Turkey’s President Recep Tayyip Erdogan was seen handing out cash to supporters after casting his vote in the runoff vote of the presidential election on Sunday.
The incumbent head of state handed out bank notes worth 200 liras (approximately $10) each, and shook hands with supporters who were lined up outside the door, Reuters reported.
Earlier on May 14, before the first round of the presidential poll, Erdogan was seen handing out cash to kids.
Erdogan’s voting day cash handout: What does it mean?
Turkish law bars candidates from campaigning on election day. The country’s election oversight authorities are yet to take note of Erdogan’s cash handout act.
Erdogan hands out cash to kids before casting his vote, appearing to violate Turkish law, which bars candidates from campaigning on election day: pic.twitter.com/dm1dHMiCgB
—David Lepeska (@dlepeska) May 14, 2023
Meanwhile, on Sunday, cheers also erupted among supporters of Erdogan’s rival Kemal Kilicdaroglu as he arrived to cast his vote in the country’s election runoff on Sunday.
Supporters chanted “People’s President Kilicdaroglu” as the leader of Turkey’s opposition came out of the polling station, waving to the crowd.
While Erdogan has denied early opinion polls and came out ahead in the first round, Kilicdaroglu’s supporters are holding out hope for a change in the country’s leadership.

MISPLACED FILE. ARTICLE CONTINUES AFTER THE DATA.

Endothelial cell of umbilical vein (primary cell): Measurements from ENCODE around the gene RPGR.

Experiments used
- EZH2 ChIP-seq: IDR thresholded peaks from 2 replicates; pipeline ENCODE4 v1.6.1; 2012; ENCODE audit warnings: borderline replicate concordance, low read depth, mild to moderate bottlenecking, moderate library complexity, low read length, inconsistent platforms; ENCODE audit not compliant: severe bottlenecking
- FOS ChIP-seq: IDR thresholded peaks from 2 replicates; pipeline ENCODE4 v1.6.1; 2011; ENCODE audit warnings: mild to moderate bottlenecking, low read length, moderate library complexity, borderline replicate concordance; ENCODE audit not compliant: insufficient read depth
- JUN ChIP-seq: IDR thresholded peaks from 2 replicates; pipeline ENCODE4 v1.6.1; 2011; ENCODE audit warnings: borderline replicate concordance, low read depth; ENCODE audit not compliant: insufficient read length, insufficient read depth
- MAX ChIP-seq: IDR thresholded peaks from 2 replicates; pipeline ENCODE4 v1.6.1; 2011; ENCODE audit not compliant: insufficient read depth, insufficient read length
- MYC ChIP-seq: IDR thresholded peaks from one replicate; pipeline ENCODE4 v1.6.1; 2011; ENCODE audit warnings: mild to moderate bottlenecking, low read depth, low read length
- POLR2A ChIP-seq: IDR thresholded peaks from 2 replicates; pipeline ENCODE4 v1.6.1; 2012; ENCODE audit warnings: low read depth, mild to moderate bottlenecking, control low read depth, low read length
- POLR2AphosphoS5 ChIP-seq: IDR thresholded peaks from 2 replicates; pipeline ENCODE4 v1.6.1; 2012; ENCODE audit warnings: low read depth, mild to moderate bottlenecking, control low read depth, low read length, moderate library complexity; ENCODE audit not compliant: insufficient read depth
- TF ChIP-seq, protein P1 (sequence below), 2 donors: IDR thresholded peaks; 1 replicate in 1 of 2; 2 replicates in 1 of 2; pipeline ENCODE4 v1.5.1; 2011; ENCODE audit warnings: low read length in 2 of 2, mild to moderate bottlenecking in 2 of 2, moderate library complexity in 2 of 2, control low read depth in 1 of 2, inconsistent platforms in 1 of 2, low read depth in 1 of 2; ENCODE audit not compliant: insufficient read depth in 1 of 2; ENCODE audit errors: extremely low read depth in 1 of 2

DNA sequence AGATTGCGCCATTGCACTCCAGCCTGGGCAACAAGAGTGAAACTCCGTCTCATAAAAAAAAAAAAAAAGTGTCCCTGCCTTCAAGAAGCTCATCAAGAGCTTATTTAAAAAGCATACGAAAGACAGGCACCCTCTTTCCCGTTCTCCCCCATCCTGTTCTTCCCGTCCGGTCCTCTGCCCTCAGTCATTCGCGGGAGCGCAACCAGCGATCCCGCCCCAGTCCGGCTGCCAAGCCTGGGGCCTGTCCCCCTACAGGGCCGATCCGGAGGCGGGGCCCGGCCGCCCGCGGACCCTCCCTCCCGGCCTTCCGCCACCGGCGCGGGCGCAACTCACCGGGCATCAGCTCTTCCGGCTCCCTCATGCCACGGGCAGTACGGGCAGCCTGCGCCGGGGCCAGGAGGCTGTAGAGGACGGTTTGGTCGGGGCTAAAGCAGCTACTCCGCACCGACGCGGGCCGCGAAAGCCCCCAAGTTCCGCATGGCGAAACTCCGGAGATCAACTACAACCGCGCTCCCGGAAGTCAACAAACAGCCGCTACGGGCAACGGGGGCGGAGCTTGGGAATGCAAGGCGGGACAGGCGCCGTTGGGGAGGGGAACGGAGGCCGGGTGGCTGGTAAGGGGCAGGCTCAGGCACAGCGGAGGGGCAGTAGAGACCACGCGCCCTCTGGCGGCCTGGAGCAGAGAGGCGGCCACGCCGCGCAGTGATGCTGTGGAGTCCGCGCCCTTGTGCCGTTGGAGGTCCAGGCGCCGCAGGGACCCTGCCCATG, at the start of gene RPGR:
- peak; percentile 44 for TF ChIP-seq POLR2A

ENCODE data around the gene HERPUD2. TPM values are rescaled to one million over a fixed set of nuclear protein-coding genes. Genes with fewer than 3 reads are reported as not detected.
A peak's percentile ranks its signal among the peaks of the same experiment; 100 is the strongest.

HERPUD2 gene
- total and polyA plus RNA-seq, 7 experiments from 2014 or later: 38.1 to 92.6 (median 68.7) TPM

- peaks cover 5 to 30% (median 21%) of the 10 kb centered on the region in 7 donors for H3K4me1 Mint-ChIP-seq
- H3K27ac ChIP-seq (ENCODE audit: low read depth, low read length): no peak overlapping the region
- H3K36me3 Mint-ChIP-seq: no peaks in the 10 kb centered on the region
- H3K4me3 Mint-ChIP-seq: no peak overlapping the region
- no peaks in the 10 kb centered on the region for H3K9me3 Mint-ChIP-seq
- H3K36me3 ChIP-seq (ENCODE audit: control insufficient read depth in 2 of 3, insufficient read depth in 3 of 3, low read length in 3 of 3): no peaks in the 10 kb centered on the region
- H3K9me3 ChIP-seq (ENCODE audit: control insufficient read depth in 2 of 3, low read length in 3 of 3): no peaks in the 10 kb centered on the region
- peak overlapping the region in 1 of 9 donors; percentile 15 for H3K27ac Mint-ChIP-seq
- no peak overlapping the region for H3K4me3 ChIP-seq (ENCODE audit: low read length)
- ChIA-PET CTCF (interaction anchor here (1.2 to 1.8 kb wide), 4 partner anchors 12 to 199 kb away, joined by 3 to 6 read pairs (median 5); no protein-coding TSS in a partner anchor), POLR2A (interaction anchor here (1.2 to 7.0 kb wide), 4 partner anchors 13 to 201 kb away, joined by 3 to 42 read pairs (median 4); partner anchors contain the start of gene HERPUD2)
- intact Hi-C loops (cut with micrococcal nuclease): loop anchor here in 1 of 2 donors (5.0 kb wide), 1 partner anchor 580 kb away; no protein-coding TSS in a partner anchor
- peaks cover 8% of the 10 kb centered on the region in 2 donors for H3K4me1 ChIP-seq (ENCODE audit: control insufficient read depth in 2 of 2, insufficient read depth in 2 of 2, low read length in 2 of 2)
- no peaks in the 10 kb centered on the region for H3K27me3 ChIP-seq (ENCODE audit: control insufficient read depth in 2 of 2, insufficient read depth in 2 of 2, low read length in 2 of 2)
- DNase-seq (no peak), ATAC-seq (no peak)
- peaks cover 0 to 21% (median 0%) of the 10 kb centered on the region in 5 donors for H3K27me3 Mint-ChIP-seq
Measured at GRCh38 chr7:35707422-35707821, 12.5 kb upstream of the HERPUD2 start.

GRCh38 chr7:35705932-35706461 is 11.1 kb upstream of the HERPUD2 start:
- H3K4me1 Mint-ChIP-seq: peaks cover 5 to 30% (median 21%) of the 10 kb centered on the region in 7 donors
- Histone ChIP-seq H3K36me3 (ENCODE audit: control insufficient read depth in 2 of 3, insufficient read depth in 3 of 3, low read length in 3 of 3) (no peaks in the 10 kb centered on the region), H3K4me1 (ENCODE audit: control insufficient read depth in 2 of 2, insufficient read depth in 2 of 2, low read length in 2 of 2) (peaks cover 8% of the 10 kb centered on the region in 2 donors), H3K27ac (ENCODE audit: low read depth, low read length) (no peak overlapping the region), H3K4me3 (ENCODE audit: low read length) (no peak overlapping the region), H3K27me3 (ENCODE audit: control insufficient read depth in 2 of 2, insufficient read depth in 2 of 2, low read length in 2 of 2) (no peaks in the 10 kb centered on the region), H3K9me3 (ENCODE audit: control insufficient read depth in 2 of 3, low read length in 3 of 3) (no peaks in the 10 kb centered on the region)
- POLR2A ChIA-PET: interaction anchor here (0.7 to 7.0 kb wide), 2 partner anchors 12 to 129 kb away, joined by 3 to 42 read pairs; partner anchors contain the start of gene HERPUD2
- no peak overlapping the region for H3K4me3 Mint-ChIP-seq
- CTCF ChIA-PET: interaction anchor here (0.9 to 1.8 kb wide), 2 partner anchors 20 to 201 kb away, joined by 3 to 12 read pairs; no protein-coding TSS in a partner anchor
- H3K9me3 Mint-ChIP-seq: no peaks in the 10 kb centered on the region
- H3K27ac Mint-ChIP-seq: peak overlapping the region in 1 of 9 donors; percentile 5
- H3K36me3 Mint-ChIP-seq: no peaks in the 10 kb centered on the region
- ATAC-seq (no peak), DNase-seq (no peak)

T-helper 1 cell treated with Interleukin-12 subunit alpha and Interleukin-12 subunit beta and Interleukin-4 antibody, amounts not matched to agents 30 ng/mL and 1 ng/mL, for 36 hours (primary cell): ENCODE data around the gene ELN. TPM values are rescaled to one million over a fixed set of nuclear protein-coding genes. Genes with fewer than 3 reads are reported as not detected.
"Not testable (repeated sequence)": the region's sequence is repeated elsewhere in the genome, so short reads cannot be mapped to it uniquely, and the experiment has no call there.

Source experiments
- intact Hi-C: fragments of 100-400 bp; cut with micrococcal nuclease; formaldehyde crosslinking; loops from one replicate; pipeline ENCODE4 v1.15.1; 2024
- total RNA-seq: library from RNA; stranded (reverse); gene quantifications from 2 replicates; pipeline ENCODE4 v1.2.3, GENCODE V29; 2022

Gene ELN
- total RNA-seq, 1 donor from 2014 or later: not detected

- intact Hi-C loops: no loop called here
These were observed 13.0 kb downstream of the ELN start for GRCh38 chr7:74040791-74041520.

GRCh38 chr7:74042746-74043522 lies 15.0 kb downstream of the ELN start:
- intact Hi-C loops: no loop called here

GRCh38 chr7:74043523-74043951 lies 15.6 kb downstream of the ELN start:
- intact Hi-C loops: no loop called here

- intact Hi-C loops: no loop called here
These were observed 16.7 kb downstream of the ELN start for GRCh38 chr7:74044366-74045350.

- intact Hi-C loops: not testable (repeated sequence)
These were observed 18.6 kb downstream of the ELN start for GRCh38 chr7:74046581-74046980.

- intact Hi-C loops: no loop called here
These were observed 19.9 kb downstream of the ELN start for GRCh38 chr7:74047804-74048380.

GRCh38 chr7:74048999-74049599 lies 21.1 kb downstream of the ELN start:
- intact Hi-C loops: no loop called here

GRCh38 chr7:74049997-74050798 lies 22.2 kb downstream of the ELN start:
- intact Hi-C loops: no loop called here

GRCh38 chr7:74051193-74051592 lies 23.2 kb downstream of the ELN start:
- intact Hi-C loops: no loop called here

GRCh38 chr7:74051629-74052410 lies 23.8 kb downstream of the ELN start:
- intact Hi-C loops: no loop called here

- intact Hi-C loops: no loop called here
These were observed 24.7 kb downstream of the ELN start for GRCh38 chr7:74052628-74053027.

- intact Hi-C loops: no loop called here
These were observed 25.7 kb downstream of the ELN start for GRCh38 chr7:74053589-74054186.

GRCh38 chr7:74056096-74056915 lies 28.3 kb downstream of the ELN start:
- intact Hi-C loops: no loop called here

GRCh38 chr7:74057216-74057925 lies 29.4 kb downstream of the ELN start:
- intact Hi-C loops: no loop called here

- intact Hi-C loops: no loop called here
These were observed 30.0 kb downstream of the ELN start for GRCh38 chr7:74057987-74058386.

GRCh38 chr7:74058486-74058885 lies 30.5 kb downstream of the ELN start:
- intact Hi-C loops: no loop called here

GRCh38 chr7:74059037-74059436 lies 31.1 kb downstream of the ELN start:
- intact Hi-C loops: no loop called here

A win for Erdogan will extend his rule into its third decade.
Voting started at 8 AM (0500 GMT) and will finish at 5 PM (1400 GMT).
ALSO WATCH | Turkey elections: Voters to head to polls again in Turkey’s first-ever runoff
The outcome is expected to start becoming clear by early evening local time. Polling stations were reportedly quieter in many places than two weeks ago, when turnout was 89 per cent.
Turkey had a runoff vote on Sunday because none of the presidential candidates could achieve 50 percentage points of votes.
The ongoing presidential election in Turkey has been widely described as one of the most consequential in the country’s modern history. This is because it comes shortly after a devastating earthquake that left a trail of over 50,000 dead in the country and extended its currency plunge against the dollar.
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